Best Ways for Concrete Repair with Shallow and Massive Honeycomb

By definition, honeycombing refers to the voids in the concrete structure due to improper compaction between the coarse aggregates and light aggregates. Although mostly, honeycombing just causes aesthetic problems (immense work has to be done before the plaster works or any related succeeding activities), it is important for quality control engineer to check the structure with the honeycombing problems as it might exist deep within the structure. Thus, reducing the durability and the structural strength of the structure.

Repairing concrete is a tremendous work which would always be best if avoided. That is why it is really essential for quality control engineer to thoroughly check the condition of formworks and the methodology prior to concrete casting. But should conditions come worst and repairing really need to be done, engineers should be equipped with the right knowledge on what to do. One cannot deny that due to time constraints, there would always be lapses like this. So, it is important that quality control engineer should be equipped with right information on how to repair concrete with shallow and massive honeycomb.

Anyhow, here is the guide to repairing concrete members with honeycomb problems.

1. Determine the depth and extent of the honeycomb

Defining the depth of the honeycomb is important as it will determine whether the member is durable and has the specified capacity as designed. This is done by simply chiseling the area to uncover the lightly casted concrete. To reveal the actual depth of honeycomb because that’s how a quality engineer decides what type of material would be used pertaining to its required thickness.

Other methods are also done such as impact-echo technique wherein an apparatus is used to determine to locate defects, voids, and flaws in a structural member.

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Impact echo technique uses sound waves to graph the insides of the concrete members. This sound generated is transmitted to a device to determine internal and external imperfections of the structural member. A technician would then be able to give a report to engineers on site on the depth of the honeycomb problem needed for a better and sound decision on what to do.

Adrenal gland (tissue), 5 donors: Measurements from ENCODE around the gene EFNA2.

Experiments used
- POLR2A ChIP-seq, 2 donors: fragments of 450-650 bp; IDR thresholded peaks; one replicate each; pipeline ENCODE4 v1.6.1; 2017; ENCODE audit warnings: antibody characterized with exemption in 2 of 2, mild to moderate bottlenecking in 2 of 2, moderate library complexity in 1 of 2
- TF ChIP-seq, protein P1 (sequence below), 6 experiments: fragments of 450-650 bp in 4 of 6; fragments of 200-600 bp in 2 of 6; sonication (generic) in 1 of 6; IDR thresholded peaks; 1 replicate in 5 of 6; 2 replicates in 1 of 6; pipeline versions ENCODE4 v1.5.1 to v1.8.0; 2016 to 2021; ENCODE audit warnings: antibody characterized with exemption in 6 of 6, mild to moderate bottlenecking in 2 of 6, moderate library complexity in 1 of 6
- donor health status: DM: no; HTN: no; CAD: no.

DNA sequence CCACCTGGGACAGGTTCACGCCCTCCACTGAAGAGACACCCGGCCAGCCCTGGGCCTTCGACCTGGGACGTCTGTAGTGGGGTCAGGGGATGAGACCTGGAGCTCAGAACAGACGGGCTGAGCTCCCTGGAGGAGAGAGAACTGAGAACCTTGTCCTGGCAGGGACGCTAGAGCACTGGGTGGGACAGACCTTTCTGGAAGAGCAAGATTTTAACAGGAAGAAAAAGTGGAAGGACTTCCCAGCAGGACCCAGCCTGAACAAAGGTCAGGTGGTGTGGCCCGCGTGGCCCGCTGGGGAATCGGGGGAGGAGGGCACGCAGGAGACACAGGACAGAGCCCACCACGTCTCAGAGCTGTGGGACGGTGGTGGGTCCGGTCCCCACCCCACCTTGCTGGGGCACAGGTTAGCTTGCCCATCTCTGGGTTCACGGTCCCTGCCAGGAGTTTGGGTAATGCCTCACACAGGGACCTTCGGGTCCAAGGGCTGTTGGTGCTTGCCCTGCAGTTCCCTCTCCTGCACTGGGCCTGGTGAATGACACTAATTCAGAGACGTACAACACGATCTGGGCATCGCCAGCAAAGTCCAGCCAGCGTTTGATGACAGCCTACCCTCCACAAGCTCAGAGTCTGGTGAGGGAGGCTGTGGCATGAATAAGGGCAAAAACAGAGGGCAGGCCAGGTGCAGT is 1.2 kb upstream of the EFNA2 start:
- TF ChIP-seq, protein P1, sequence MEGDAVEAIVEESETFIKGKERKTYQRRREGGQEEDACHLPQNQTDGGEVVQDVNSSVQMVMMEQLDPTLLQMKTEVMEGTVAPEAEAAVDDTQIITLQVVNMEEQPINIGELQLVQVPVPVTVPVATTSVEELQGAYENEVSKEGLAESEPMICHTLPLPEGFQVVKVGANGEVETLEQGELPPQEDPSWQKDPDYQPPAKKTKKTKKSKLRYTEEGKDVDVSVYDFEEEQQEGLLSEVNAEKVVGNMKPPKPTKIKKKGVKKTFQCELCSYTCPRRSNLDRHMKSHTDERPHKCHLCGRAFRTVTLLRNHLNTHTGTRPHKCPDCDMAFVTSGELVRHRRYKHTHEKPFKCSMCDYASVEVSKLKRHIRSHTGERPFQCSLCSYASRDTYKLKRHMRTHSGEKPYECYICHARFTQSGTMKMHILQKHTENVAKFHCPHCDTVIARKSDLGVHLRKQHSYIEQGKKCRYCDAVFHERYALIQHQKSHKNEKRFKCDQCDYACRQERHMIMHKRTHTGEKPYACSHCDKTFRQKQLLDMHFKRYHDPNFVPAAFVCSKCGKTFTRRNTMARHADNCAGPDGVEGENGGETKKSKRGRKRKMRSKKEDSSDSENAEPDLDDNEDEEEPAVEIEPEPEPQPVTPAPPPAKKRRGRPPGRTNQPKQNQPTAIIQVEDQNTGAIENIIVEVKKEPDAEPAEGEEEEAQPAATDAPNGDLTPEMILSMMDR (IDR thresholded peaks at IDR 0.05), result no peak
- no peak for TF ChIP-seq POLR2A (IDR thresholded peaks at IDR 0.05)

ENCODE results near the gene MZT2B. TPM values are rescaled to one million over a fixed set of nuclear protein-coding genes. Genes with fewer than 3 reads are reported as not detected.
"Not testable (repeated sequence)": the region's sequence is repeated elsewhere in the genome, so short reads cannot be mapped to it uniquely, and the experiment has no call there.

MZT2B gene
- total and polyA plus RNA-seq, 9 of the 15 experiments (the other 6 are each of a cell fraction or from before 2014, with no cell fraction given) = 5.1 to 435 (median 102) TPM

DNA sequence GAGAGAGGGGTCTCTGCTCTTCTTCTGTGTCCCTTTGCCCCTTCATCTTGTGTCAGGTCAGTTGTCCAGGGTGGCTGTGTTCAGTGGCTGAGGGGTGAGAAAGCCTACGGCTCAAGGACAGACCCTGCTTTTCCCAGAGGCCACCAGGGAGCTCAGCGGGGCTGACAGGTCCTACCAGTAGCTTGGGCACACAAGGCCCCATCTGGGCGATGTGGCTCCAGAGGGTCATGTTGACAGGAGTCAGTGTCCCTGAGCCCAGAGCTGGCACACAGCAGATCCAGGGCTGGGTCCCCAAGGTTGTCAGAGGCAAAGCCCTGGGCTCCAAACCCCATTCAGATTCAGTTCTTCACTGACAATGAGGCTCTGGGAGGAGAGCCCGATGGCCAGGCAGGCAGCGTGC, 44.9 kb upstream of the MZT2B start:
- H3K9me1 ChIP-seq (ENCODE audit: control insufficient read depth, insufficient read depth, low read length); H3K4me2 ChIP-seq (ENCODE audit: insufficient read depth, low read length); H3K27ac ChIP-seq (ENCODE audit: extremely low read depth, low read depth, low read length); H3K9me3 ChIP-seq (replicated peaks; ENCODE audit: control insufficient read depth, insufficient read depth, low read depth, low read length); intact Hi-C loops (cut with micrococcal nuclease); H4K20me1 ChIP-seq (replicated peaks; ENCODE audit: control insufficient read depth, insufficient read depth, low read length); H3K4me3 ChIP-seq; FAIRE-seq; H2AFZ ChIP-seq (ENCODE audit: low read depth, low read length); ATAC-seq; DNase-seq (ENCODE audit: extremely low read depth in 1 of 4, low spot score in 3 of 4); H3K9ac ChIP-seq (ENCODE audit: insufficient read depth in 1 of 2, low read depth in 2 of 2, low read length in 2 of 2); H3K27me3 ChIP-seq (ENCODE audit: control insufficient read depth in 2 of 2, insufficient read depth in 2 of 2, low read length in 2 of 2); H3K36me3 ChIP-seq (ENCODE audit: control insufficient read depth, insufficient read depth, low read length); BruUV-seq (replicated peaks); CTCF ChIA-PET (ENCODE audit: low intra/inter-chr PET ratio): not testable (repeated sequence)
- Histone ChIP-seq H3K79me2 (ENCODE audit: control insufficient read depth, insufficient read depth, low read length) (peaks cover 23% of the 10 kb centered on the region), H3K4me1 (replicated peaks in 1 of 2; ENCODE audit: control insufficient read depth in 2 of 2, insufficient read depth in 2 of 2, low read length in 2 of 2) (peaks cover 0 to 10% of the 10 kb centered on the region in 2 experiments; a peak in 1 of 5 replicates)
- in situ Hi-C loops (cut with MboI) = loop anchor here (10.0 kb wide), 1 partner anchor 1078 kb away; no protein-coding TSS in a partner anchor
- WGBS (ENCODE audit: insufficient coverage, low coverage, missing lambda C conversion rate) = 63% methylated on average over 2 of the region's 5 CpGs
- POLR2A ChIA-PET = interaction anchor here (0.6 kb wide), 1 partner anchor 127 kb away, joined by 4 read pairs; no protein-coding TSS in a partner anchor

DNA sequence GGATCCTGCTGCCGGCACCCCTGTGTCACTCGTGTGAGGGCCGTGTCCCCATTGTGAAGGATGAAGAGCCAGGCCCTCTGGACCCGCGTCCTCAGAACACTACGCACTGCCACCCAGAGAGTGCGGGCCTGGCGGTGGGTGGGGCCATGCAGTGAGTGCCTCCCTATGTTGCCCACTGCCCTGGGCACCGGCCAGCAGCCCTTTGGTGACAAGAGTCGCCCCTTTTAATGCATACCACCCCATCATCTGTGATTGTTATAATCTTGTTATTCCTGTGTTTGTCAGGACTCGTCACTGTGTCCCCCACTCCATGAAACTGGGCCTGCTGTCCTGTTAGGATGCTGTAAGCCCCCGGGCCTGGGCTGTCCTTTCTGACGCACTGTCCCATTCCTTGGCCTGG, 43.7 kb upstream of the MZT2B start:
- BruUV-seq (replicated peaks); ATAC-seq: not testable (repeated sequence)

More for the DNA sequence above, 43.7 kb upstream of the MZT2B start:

2. Simply patch with similar material for shallow honeycomb problems

Light concrete honeycomb problem wouldn’t cause any structural loading problems except for the aesthetic look of the surface member. This would mean several pre-requisites works for the proceeding architectural scope such as plaster and painting works. To repair concrete with small honeycomb problems like this, thoroughly separate loose concrete until the solid concrete member is exposed. Properly clean the face of the chiseled area to be free from dust. Mix similar materials with the original member from the color to strength to promote homogeneous member. Using the same material is essential for the repaired output to be the same aesthetically. It is always best for the output to be seen as not repaired at all.

3. Cast with similar concrete material for deep honeycomb problems

For deep or massive honeycomb problems, it is important that a qualified structural engineer to determine the extent of the honeycomb problem. Some may require simple methodology as mentioned above. Some may require retrofitting and impact-echo method to check neighboring members, especially for extensive honeycomb up to the reinforcing bars.